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Has anybody tried suggesting agents ask their sellers to pay for photos?

Has anybody tried suggesting agents ask their sellers to pay for photos?
We all know how hard it is to get most agents to pay for professional photos and some of my agents in a certain area have started asking their clients to pay for photos and offer to reimburse them at closing. I'm thinking about suggesting this to other agents who are reluctant to fork out the money to have me do them. It seems like a win-win-win situation. I get their business, the agent doesn't have to pay unless/until the house sells, and the seller gets the advantages of professional photos even if they have an agent who otherwise wouldn't pay for them. What do you all think?

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Owner, Marilynn Kay Photography
Asheville, North Carolina Area

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The entire link on the subject:

Nikon's new D7000

The newest Nikon entry, the D7000.

User selected settings help you switch from HDRi settings
to sports photography settings by simply moving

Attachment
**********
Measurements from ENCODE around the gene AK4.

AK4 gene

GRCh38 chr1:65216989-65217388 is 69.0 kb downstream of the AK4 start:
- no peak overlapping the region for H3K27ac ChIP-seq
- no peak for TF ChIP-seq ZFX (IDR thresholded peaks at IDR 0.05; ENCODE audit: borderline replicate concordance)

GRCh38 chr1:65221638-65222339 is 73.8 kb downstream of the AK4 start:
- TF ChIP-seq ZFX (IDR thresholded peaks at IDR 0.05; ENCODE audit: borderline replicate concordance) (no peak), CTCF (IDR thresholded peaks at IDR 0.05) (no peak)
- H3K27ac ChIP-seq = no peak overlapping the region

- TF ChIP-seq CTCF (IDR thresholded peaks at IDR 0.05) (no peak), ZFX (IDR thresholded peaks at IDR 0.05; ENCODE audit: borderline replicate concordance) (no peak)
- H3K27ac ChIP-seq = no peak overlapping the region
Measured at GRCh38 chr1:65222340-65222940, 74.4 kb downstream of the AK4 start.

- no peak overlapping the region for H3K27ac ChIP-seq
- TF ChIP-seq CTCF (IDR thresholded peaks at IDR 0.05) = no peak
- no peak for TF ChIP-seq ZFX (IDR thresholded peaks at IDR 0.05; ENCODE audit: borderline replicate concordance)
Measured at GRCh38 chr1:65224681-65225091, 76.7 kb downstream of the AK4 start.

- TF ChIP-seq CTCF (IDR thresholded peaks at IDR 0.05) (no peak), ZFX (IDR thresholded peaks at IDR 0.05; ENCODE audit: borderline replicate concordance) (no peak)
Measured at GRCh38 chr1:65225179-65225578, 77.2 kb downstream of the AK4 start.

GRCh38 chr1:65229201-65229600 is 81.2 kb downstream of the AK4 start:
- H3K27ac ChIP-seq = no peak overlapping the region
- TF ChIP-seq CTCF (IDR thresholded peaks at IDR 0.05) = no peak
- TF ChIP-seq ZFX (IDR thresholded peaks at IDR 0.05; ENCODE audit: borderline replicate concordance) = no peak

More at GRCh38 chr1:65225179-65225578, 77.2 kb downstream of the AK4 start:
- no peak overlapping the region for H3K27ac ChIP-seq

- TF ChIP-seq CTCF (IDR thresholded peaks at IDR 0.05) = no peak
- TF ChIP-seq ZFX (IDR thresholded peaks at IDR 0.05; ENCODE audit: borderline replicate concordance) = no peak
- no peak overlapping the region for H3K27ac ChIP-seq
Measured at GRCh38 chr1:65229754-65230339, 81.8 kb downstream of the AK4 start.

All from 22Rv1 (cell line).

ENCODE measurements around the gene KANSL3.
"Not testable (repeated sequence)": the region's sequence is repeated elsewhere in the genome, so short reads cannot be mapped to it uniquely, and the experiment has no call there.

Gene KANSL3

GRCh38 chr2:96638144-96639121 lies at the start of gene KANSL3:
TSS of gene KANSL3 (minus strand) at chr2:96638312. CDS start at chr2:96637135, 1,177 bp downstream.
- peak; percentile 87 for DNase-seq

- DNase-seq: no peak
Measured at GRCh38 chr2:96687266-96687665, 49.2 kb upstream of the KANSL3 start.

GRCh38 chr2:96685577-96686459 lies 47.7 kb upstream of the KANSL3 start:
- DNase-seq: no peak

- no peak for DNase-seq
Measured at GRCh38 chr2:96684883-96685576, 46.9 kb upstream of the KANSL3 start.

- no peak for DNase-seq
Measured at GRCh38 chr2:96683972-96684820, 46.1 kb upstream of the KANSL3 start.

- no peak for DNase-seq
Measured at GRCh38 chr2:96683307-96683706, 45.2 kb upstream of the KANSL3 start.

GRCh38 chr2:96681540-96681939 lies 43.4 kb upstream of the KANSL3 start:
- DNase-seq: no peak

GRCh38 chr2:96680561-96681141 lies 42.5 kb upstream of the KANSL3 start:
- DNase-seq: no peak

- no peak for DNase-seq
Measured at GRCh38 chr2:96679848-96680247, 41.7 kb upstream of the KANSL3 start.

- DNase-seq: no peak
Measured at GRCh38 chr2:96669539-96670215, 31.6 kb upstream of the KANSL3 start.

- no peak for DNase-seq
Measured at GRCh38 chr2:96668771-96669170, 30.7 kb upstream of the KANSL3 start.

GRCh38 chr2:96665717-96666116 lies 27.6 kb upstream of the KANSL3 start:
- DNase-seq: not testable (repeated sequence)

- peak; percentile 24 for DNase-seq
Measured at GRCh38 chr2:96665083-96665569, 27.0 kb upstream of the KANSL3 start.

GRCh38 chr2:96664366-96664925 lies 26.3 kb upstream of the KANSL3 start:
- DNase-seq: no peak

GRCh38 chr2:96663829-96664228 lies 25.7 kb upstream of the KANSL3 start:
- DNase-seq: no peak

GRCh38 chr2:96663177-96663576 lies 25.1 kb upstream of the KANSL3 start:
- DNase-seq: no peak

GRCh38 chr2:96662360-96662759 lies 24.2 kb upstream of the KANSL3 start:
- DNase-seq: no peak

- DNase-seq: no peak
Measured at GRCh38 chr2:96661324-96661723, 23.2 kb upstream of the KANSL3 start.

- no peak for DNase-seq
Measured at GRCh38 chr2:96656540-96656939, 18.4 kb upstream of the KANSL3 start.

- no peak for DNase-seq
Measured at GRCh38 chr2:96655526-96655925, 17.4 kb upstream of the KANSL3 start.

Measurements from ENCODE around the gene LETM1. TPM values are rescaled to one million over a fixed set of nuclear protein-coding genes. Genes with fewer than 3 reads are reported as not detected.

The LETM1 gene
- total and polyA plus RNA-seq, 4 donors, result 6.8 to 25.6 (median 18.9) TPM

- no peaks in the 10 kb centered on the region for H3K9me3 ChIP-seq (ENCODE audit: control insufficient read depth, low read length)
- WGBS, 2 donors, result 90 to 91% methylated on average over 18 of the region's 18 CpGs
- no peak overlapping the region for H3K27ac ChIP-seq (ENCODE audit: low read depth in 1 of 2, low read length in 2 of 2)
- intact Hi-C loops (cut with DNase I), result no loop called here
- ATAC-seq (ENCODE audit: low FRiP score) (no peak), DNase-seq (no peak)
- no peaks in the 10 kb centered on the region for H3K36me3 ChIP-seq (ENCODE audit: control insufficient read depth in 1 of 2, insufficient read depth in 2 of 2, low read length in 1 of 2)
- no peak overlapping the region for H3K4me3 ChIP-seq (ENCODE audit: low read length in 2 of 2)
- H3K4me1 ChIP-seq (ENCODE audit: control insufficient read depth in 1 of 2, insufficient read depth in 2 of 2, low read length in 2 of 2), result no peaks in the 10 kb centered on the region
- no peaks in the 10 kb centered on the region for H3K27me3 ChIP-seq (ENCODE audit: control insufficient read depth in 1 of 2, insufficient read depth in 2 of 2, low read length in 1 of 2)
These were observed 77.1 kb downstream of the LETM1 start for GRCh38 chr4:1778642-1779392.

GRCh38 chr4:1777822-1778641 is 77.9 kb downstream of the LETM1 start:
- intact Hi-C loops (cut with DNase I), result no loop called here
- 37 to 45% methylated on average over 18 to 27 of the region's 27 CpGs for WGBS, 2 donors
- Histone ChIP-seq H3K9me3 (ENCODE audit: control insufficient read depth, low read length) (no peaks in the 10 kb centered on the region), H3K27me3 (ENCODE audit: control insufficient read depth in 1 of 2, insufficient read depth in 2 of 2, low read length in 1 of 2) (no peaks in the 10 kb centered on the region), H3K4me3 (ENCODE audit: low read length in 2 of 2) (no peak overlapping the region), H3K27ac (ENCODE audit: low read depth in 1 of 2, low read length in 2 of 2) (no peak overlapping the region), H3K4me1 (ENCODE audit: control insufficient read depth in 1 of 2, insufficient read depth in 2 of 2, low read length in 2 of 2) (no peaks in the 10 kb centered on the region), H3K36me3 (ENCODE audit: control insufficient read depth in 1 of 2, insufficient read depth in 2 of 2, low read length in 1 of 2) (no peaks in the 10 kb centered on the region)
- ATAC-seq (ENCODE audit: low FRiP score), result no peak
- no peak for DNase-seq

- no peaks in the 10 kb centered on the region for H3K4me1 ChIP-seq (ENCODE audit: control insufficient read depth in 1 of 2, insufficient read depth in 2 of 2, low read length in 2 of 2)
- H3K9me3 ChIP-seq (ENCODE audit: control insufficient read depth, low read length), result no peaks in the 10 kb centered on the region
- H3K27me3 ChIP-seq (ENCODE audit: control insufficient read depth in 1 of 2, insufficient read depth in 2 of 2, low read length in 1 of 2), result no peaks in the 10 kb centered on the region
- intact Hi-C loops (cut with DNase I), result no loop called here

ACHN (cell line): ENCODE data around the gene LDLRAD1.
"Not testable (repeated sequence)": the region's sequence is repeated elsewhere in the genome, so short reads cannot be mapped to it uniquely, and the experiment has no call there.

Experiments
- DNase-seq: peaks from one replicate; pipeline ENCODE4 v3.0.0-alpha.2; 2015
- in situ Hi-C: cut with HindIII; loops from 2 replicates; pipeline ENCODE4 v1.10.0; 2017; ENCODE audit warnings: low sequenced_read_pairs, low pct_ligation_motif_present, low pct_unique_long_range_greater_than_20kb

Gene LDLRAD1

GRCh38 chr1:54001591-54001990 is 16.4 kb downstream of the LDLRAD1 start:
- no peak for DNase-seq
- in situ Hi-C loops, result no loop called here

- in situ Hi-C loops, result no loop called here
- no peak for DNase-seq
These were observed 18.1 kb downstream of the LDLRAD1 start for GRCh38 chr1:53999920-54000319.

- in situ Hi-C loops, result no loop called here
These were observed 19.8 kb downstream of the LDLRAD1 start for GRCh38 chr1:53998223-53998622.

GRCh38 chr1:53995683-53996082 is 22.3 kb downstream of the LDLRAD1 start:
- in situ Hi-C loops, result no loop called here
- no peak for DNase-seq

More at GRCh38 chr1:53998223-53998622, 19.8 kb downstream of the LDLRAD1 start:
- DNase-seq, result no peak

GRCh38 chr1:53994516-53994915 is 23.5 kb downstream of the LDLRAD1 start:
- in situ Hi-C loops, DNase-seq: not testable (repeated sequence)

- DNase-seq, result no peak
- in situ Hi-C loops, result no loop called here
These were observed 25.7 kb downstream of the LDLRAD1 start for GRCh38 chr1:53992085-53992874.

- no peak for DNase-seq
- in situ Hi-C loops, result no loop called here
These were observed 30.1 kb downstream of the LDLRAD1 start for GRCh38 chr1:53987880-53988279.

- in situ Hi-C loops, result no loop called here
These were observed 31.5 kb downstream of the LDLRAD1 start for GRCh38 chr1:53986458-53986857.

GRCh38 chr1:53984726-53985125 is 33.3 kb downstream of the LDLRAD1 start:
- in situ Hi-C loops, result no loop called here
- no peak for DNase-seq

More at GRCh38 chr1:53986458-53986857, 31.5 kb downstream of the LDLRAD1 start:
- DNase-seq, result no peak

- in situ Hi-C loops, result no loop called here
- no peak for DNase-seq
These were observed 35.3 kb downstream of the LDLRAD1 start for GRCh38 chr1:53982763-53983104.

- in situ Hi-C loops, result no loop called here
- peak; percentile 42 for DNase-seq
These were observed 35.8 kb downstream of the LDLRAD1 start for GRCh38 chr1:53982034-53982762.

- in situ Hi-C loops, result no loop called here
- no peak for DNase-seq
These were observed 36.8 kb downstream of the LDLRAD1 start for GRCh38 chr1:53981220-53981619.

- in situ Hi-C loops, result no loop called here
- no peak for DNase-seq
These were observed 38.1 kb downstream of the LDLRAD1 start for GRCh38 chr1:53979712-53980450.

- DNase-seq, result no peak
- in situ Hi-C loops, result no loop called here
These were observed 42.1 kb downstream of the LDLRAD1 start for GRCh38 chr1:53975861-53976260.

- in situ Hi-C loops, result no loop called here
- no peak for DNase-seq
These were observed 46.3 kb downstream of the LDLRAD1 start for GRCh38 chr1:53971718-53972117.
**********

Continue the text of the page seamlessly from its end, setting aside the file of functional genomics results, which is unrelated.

from user setting U1 to U2.

Program all your settings into each user defined
setting once and forget it.

There are EXIF settings and Auto Exposure
for forty year old lens.

14 bit color storage introduce subtle nuances.

16.9 Megapixel sensor is a strong plus.

It has a shutter quieter than
a Leica in quiet mode. LOL

Some writers claim that the D7000
is only one step below Nikon’s flagship D3x

DX0 has tested it and confirms the above.

There are some who say the D7000 is slow to focus,
only if you use the LCD screen,
If you use the viewfinder it outrageously fast and accurate

New Gadgets

Some gadgets to make life easier

Hoodman 3.0 loupe

Glare free LCD viewing loupe
for all LCD screens
+/-3 diopter adjustment
German optics
rubber coated body
detachable lanyard
carry case
fits up to 3” LCD screens

This loupe makes it simple and
painless to view the LCD screen
in the brightest daylight.

Adorama Double
Bubble Spirit level

Crystal clear housing slips on a camera shoe mount or lays flat on its side.

The use of a bubble level aligns the camera with the subject matter, eliminating "tilted" photographs. Landscape, horizontal, or portrait, vertical, formatted pictures benefit from the use of the Flashpoint Bubble Level. QTVR panoramic photography requires the digital camera to be absolutely level with the horizon. Without a bubble level, this becomes just a guess and can cause much more computer correction work later.

Eliminate tilted portraits. Reduce the amount of time computer correcting each tilted portrait with the addition of the Flashpoint Bubble Level to your arsenal of important photo gear.

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